The GLA has confirmed today the Mayor of London Boris Johnson will not attend the heavily scaled back WorldPride parade in the capital this Saturday, as sponsors confirm the event in its original form has become ‘unsalvageable’.
Mr Johnson’s office has contributed £100,000 to the stage event in Trafalgar Square this weekend, which will still go ahead, but the GLA confirmed to PinkNews.co.uk this morning that the mayor will not attend personally, contrary to the indication he made at Stonewall’s hustings ahead of his re-election this year.
Human rights campaigner Peter Tatchell, who helped organise London’s first pride event in 1972 said: “It’s quite appalling that the Mayor of London is refusing to attend this year’s WorldPride. London is the host city, he’s the mayor, Boris should be at the front of the parade.
“From tip-offs that I’ve received from inside the GLA, it looks like the Mayor’s Office is seeking to dictate the terms of WorldPride and to reject all representations from LGBT community organisations.
“Boris’s non-attendance at this year’s WorldPride is symptomatic of a wider problem, an apparent unwillingness to consult and negotiate with London’s LGBT organisations and businesses to rescue WorldPride. Regardless of what Pride London has done, the mayor has an obligation to listen to the concerns of LGBT community organisations. He has failed to do so.”
WorldPride has been reduced to a walking parade, starting at 11am instead of 1pm this Saturday. With just over a week until the event, it was announced that floats and vehicles would not be allowed to take part in the procession.
As well as the earlier start time, the celebrations in Trafalgar Square will end at 6pm and no official Pride events will go ahead in the Soho area.
A last-minute attempt with financial support from Gaydar and Smirnoff, owned by Diageo, to save abandoned elements of the day was made but has proved unsuccessful.
Trevor Martin, CEO of Gaydar.co.uk, said today: “Having learned last week that the organisers of World Pride were encountering financial difficulties which would significantly impact this year’s proceedings, QSoft Consulting, parent company of Gaydar.co.uk, immediately made the decision to offer considerable financial support to help rescue the event.
“Following a number of conversations with the GLA, Pride London Board members both past and present, Westminster Council and local MP Jonathan Glanz we have sadly been informed that the licensing required to stage the event cannot be reinstated at this late stage and have been forced, therefore, to conclude that the World Pride event is beyond salvaging, regardless of cash investment. I sincerely hope this situation can be avoided in future and that London can enjoy the Pride event it deserves in 2013 and beyond.”
Pride London said today the GLA, Metropolitan Police, Westminster Council, London Fire Brigade and Transport for London among other agencies involved in the event had required for the first time “concrete assurances” it had money to pay the upfront costs associated with the event.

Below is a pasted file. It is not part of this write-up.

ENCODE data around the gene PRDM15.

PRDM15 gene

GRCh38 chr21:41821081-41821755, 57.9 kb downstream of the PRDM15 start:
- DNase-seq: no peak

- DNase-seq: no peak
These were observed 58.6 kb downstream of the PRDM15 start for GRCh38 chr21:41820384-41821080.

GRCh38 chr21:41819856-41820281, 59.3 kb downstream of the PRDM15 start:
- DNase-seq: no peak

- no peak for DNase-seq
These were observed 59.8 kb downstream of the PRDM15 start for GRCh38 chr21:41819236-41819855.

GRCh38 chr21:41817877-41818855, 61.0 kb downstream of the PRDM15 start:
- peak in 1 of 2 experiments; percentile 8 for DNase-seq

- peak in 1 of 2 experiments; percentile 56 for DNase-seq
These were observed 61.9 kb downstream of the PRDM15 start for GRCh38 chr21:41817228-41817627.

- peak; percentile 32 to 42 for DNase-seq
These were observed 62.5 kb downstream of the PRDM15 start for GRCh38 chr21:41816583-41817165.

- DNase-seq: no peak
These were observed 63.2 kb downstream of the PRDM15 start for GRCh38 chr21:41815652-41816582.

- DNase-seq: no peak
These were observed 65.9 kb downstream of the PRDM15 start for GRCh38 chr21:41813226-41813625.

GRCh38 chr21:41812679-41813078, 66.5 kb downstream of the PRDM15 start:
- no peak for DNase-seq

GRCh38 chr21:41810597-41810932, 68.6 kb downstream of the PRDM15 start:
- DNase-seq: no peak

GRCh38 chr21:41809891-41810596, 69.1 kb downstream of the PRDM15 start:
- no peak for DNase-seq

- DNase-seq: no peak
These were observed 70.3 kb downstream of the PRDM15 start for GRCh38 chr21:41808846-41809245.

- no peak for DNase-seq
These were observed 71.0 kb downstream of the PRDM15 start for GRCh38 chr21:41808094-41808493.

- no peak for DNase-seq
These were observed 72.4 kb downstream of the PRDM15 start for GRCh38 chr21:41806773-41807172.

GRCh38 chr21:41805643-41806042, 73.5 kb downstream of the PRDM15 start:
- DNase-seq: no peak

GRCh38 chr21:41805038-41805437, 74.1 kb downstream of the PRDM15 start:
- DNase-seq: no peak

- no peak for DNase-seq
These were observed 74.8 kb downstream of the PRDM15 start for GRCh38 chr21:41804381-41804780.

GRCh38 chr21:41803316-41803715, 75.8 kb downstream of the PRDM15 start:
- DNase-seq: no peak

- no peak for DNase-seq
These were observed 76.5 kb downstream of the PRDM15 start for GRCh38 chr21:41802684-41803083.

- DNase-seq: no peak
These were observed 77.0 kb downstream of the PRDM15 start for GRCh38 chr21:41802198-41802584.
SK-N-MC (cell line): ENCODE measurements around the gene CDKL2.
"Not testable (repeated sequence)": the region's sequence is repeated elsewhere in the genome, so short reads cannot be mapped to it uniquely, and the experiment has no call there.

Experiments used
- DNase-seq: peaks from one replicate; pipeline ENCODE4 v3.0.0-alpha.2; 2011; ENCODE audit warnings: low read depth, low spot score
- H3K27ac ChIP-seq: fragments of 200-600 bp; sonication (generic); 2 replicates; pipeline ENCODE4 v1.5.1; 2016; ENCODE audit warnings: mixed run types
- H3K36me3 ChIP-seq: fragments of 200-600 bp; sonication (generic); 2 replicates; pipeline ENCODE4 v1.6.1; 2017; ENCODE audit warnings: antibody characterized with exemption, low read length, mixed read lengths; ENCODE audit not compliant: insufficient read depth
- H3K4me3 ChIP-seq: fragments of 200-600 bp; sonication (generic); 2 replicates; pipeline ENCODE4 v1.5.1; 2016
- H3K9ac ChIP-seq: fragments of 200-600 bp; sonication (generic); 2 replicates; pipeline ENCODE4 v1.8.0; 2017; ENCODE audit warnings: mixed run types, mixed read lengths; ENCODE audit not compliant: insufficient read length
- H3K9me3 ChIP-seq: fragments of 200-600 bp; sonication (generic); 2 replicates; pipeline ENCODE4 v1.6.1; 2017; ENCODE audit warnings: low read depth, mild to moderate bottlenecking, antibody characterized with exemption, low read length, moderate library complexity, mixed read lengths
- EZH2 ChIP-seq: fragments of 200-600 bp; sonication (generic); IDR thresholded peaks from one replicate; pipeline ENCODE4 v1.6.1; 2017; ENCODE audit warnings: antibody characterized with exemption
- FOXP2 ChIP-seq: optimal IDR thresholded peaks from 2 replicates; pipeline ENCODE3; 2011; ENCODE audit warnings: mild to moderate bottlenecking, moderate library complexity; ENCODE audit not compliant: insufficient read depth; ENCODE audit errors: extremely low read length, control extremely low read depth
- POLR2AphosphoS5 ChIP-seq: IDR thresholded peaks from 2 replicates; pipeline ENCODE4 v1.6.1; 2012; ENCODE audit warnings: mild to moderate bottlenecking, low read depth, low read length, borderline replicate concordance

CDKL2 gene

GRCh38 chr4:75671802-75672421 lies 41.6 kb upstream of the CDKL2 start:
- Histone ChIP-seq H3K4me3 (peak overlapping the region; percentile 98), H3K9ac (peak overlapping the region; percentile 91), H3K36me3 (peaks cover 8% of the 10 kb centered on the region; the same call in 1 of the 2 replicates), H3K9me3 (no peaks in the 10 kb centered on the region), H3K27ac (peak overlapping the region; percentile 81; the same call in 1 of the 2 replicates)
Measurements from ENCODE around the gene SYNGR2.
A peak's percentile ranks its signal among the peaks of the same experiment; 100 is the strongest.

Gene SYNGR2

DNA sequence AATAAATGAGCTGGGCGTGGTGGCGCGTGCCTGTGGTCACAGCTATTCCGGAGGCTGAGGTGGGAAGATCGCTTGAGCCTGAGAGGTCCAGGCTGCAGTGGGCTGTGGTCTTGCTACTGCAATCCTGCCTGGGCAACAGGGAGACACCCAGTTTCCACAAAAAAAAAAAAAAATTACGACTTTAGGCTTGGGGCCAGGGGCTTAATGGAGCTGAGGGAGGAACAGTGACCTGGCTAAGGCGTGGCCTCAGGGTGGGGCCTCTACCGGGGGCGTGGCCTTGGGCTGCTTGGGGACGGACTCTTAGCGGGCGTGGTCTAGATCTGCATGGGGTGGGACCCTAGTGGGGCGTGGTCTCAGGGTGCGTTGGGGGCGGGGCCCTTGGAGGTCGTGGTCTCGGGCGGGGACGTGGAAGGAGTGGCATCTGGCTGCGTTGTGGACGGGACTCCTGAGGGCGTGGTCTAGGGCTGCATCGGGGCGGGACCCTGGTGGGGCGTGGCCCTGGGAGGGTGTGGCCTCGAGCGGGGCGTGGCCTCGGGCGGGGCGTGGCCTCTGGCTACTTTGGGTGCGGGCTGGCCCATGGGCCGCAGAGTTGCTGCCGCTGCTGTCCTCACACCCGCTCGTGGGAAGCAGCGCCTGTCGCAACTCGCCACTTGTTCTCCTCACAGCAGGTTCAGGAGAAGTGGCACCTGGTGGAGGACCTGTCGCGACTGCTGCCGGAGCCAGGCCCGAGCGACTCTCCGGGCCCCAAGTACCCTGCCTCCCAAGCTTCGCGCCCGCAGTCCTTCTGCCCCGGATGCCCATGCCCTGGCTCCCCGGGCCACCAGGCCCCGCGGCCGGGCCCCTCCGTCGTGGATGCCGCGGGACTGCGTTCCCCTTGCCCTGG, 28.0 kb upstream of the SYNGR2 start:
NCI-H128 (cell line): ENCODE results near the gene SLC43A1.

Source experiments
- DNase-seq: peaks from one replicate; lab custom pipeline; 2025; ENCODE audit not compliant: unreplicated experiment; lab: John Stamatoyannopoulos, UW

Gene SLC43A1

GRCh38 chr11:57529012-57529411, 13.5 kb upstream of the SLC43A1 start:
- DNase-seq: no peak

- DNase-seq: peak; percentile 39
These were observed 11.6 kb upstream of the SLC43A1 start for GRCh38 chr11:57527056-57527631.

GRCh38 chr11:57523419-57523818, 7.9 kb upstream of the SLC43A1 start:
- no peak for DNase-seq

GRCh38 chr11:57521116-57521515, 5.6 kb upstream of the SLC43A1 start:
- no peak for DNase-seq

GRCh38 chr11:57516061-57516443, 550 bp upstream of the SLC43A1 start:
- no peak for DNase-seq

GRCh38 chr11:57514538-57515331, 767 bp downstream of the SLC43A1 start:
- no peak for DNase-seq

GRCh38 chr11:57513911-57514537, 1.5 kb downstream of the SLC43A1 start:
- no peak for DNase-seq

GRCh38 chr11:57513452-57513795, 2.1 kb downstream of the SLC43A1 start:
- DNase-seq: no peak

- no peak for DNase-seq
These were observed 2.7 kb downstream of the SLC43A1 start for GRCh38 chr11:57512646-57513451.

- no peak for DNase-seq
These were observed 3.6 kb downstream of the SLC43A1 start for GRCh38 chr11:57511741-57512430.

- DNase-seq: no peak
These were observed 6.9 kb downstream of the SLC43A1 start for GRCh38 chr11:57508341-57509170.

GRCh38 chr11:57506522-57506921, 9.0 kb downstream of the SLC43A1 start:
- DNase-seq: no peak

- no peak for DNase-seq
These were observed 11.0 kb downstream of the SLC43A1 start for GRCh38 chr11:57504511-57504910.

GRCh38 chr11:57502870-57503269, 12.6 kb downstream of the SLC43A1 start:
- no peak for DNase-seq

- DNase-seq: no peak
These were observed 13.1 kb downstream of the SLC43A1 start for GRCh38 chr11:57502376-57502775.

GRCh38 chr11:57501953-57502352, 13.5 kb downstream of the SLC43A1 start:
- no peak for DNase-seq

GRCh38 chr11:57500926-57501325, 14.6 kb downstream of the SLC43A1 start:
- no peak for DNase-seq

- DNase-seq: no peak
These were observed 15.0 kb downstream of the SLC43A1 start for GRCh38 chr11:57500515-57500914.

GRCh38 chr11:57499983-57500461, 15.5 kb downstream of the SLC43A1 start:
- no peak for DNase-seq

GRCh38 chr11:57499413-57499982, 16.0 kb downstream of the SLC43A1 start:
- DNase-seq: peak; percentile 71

Pride London said the funding shortfall which led to the scaling-back had arisen “not because we have a lack of pledged funds, but because we were unable to collect enough funds from those pledged to provide the strict financial assurances”.
As such, a cheaper ‘Plan B’ was drawn up after a meeting at City Hall at the end of June.
The Public Order Act makes provision for a procession as a form of protest, under the control of the Metropolitan Police, and this was settled on as a cheaper alternative. Floats and vehicles cannot take part in a procession of this kind.
Organiser said the Metropolitan Police insisted that an 11am start time be put in place to protect public order and safety.
It is now “logistically impossible” to reintroduce floats or change the start time, despite the offer of financial support from Gaydar and Smirnoff, Pride London has confirmed.
It said today that it “deeply regretted the situation” and offered “sincerest apologies to the community, our sponsors and partners for the position we have found ourselves in”, adding that it hoped the community would “understand the facts and the reasons why we have had to move to this position”.
Pride London added that they hoped the community would still feel the spirit of the first Pride march in London in 1972, forty years on, “for our brothers and sisters across the world who are still fighting for their rights to be human, their rights to love and the decriminalization of homosexuality in the place that they live.”
Crowd safety notices have been issued by all agencies saying anyone attending the Pride procession should be at Portman Square at 10am in order to leave at 11am. If the event in Trafalgar Square reaches capacity, access will need to be restricted.
With no outdoor events, the crowd safety notice warns that bars in the Soho area “are expected to be extremely crowded, with limited capacity” and urges visitors to “follow the advice being given to ensure a safe and successful Pride”.